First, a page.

When searching for images to use in your projects, it is important to understand who created the image and how it came to be online. Older works in the United States (created before 1923) are usually considered to be in the public domain, while newer works can be safe to use if the creator has made clear how they want to share them - either with Creative Commons licenses or waiving their copyright. Some images, while within copyright, can be safe to use within fair use, such as for a class project or presentation. But when copyright permission is required, give yourself plenty of time to research and request permission for publication.
ARTstor streamlines copyright clearance for specific institutions.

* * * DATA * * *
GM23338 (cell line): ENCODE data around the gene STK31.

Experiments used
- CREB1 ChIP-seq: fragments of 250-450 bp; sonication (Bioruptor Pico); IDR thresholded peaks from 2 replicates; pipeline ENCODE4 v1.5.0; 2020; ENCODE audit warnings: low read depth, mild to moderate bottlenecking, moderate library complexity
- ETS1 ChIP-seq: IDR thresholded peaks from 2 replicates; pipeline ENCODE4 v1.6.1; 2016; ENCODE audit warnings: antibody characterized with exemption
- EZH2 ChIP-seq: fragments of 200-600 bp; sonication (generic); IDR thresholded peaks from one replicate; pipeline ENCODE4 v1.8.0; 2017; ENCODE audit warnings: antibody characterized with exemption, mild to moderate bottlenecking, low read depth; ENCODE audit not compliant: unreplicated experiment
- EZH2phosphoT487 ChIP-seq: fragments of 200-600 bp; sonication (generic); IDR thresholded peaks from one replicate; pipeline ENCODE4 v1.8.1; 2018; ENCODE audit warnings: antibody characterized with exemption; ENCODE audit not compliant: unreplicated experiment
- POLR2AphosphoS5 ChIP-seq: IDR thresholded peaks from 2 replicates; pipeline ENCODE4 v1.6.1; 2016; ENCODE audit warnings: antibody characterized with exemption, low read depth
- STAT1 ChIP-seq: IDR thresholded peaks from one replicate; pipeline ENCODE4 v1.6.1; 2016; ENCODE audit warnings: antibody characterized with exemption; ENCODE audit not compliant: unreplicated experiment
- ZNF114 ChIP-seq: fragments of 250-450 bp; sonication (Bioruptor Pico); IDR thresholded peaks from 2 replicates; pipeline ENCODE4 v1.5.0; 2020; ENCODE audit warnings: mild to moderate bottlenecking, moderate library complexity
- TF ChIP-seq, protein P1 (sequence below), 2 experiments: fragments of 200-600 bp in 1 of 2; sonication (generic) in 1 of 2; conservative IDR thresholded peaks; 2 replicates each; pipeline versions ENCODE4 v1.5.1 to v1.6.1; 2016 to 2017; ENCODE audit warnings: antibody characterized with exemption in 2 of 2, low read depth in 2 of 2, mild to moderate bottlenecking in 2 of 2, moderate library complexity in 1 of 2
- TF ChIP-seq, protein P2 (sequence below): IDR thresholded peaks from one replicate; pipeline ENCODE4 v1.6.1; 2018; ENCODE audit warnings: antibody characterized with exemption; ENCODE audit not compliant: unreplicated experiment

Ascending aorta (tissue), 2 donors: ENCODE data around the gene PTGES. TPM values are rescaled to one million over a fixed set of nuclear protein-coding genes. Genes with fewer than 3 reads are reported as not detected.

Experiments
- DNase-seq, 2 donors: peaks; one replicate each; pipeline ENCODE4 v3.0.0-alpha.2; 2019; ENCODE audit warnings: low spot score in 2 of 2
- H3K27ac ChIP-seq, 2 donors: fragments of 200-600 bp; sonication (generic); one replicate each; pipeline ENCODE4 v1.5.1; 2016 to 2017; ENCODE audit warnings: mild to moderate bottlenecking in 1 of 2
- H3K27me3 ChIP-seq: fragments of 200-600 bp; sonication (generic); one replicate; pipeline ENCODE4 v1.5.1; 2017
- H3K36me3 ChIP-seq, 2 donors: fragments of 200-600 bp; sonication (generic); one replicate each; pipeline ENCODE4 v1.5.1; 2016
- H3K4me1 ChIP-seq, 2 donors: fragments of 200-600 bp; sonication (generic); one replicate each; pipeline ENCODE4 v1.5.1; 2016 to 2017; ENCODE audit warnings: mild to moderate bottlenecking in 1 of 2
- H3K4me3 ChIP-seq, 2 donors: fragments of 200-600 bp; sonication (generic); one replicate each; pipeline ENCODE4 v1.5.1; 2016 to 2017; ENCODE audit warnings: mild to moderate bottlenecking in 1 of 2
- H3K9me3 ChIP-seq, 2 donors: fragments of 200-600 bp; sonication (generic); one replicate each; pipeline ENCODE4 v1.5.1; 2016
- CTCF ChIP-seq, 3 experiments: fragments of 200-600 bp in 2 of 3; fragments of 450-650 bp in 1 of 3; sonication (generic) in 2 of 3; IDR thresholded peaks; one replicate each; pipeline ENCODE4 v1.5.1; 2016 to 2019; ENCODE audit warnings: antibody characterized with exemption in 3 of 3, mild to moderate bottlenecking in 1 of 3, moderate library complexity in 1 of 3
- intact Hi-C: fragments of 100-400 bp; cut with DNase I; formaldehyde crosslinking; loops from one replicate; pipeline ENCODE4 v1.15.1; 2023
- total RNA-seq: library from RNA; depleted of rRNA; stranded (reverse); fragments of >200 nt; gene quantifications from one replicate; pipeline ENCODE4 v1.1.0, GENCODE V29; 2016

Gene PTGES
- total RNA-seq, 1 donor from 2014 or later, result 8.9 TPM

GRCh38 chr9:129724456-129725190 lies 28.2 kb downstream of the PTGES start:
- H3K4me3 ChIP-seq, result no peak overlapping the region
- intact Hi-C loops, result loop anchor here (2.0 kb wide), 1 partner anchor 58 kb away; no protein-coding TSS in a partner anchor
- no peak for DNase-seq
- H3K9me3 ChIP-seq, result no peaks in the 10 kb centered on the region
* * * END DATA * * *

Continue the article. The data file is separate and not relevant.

IAP: The Images for Academic Publishing (IAP) program makes available publication-quality images for use in scholarly publications free of charge. The IAP program was initiated by The Metropolitan Museum of Art in 2007 to help address the challenges of scholarly publishing in the digital age by providing free images for academic publications through an automated Web-based service. IAP was an optional service to all museums who wished to foster scholarly publications. This service is intended for individual scholars who are working on a particular book, article, or website that meets criteria established by the museum contributors. All IAP contributors also contributed images to the Artstor Digital Library, which makes images available exclusively for teaching and educational use, not publication.